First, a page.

There are some great answers on this thread; I particularly appreciate Karl's comments about teaching students to clarify their instructors' expectations. The reading process is affected significantly by one's purpose for reading, but students often don't realize this; nor do they generally have strategies either for discovering the reading purpose or for matching reading purpose to reading style.I'd like to add a few ideas to the ones that have already been posted. The strategies outlined below play a key role in my work with L2 students who are transitioning into "mainstream" classes at the post-secondary level:1) use reading guides2) teach students how to notice various linguistic and rhetorical elements of the texts they read1) USE READING GUIDES:A carefully crafted reading guide can turn a daunting text into a doable task. This process of making texts manageable is crucial to student success: when students realize that they can read a lengthy, authentic, college-level text - albeit with the help of a reading guide - they'll be encouraged to continue reading. The more they practice reading, the better and more confident they'll become.In addition to boosting students' confidence, reading guides serve many valuable purposes. To begin with, reading guides can include questions that not only check students' comprehension of the content but also prepare them for classroom discussion. Reading guides can likewise include questions that call students' attention to and ask them to reflect on the use of specific vocabulary items, syntactical structures, rhetorical strategies, or stylistic conventions. Moreover, consistent use of reading guides can help students learn the following:a) what kinds of information to look for and to take note of as they readb) that it's OK to skim sometimesc) that it's OK if they don't understand every single word of the text, as long as they get the gistd) that it's OK (in fact, it's often desirable!) to question what they read / to argue with the texte) what kinds of questions to ask about the text2)TEACH STUDENTS HOW TO NOTICE VARIOUS LINGUISTIC AND RHETORICAL ELEMENTS OF THE TEXTS THEY READNoticing is a vital skill for L2 students. Friendly and compassionate instructors won't always be around to scaffold assignments, to point out important features of texts, or to offer constructive feedback on students' use of language. Thus, it's important that students learn to notice as much as they can about their own and others' use of language. Reading guides can facilitate noticing by calling students' attention to various elements of a text and asking them to reflect on the structure and use of those elements. Other noticing tasks include (but are certainly not limited to!) the following:1) require students to keep a vocabulary and syntax journal, in which they record 3-5 entries each week. Entries can consist of new vocabulary, interesting new sentence structures, or both. Entries should be culled from the texts that students read for their courses, although it may also be appropriate in the IEP setting to encourage students to pull entries from daily conversations, billboards, sale flyers, movies, etc. Incentivize students to use one or two entries from their journals each time they write a paper for your class, give a presentation, or contribute to class discussion.2) require students to keep a reflection journal, in which they respond to a variety of prompts relevant to their progress as language learners. For example, they might reflect on new reading or writing strategies they have learned, or they might reflect on a particularly successful (or unsuccessful!) conversation they recently had, trying to identify the elements that made said conversation particularly successful or unsuccessful. Or they might simply make a note each week of how confident they feel in their L2 abilities and why their confidence level has changed (or not) since the last entry.3) ask students to reflect on a series of noticing questions each time they read, write, speak or listen in the L2 for the first two or three weeks of class. These questions will prompt students to notice issues such as the following:a) how much time they spend looking up unfamiliar vocabulary while reading or listeningb) how helpful it is, as a general rule, to spend time looking up unfamiliar vocabularyc) how often and in what ways they rely on the L1 when reading, writing, speaking, or listening in the L2d) when it is helpful - and when it is not so helpful - to rely on the L1e) when, how, and in what ways they can use paralinguistic cues or context as an aid to understanding or speakingOnce students have made several weeks' worth of observations, they will begin to develop strategies for using both the L1 and the L2 more efficiently in completing L2 tasks. You can discuss students' observations and strategies in class; it's helpful if you also reflect on your own L2 use and share your observations and strategies with your students. This is a great way to build community, to boost students' confidence, and to learn new strategies from one another.4) ask students to complete noticing assignments, in which they observe the speech or written texts of NSs (or highly proficient NNSs) and report - orally, in writing, or both - on their observations. Students' reports should ideally contain some sort of personal language-learning or language-use goals based on the observations they made of NS texts and/or speech.I'm happy to share sample reading guides and/or noticing tasks. If anyone would like to take a look at these, drop me a line at firstname.lastname@example.org or email@example.com.Happy teaching!Dr. Lori Randall, PhDCoordinator of Multilingual LearningDenison University, Granville, OH, USA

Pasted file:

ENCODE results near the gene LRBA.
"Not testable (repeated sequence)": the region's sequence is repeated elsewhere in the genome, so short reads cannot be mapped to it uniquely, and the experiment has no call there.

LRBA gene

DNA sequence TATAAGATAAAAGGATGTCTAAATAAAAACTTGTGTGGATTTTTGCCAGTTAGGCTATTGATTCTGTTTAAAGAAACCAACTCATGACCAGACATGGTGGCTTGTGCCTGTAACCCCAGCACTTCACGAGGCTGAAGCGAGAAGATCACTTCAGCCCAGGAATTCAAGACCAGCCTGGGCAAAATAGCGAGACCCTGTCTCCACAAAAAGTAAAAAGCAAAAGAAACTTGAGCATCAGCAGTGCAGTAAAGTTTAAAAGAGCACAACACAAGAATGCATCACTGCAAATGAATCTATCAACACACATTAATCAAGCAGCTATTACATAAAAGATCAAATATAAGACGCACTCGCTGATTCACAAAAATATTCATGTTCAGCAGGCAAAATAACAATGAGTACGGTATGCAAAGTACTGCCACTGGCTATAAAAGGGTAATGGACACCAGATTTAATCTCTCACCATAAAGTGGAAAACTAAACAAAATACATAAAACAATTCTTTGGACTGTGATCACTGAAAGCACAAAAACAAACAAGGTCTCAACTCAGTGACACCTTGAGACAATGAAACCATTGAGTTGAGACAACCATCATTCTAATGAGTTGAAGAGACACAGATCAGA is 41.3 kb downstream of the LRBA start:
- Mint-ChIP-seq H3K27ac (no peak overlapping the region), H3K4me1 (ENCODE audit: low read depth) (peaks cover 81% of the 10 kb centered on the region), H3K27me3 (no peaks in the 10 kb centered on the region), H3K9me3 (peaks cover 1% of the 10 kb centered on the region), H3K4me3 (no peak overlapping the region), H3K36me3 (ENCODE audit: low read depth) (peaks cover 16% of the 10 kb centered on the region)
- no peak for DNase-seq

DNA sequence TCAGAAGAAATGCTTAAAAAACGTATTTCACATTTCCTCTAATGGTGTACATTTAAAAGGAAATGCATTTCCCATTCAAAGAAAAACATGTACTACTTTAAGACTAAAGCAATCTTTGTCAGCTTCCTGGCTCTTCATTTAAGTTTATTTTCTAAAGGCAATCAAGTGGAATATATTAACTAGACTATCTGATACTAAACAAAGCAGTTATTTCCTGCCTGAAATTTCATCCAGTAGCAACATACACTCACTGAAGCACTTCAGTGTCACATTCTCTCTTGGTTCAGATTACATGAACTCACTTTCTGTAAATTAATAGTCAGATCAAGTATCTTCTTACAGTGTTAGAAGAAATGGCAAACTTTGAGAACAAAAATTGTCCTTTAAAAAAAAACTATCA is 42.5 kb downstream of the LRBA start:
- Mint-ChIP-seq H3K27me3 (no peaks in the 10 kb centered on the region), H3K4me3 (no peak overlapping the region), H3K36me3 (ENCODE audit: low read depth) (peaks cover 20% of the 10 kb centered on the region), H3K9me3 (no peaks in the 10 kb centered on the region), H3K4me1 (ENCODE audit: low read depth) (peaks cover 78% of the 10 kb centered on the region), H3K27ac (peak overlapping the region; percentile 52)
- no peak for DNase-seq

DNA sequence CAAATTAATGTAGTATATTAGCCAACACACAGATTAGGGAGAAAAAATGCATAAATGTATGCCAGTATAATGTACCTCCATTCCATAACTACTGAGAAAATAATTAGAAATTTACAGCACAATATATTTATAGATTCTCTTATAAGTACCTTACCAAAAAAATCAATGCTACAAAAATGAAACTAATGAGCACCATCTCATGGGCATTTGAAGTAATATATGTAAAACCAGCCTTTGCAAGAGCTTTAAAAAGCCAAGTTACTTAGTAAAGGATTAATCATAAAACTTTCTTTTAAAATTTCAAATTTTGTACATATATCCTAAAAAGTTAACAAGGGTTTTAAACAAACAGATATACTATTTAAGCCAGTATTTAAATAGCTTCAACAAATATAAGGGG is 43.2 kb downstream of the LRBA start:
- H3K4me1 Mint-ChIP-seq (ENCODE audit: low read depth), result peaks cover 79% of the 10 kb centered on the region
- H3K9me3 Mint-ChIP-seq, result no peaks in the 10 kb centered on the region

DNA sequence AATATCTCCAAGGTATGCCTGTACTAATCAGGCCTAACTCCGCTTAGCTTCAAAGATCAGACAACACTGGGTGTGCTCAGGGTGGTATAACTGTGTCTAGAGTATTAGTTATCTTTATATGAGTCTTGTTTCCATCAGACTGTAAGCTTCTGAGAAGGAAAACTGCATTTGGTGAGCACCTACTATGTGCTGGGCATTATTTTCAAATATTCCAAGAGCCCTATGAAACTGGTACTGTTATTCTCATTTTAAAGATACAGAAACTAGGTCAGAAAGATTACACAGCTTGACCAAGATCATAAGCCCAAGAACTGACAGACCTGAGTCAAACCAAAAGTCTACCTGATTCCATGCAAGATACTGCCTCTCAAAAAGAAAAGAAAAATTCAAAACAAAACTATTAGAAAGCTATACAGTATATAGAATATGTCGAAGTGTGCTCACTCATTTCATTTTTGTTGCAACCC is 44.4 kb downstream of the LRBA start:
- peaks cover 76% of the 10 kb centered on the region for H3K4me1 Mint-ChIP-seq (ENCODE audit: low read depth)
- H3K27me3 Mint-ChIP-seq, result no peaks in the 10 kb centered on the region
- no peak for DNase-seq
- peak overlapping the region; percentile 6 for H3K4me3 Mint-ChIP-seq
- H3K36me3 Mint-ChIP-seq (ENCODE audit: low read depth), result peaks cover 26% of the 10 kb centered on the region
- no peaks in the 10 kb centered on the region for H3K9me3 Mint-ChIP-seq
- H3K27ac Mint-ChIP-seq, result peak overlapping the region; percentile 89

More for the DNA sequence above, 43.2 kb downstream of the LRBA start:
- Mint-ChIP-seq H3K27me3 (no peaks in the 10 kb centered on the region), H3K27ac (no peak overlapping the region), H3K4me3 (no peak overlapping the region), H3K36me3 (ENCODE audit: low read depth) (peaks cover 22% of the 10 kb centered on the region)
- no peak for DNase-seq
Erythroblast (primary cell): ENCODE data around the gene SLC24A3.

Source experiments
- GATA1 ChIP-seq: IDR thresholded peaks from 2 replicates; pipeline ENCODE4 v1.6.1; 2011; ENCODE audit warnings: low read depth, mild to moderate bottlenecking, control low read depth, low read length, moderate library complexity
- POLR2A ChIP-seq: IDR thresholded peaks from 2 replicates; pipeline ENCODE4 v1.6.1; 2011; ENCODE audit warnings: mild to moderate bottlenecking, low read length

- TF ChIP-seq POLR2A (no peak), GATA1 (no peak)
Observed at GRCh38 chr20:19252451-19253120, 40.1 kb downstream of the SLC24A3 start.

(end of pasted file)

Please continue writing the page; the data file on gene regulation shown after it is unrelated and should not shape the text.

I'm not sure how helpful this website might be for what you are looking for, but it's worth exploring-as it relates to ESL Reading Criteria. I attended a regional TESOL Conference in my neck of the woods just recently---I met some of their staff there. You may examine some of their Reading Textbooks Materials and order them if you like---New Readers Press.
TESOL College Teacher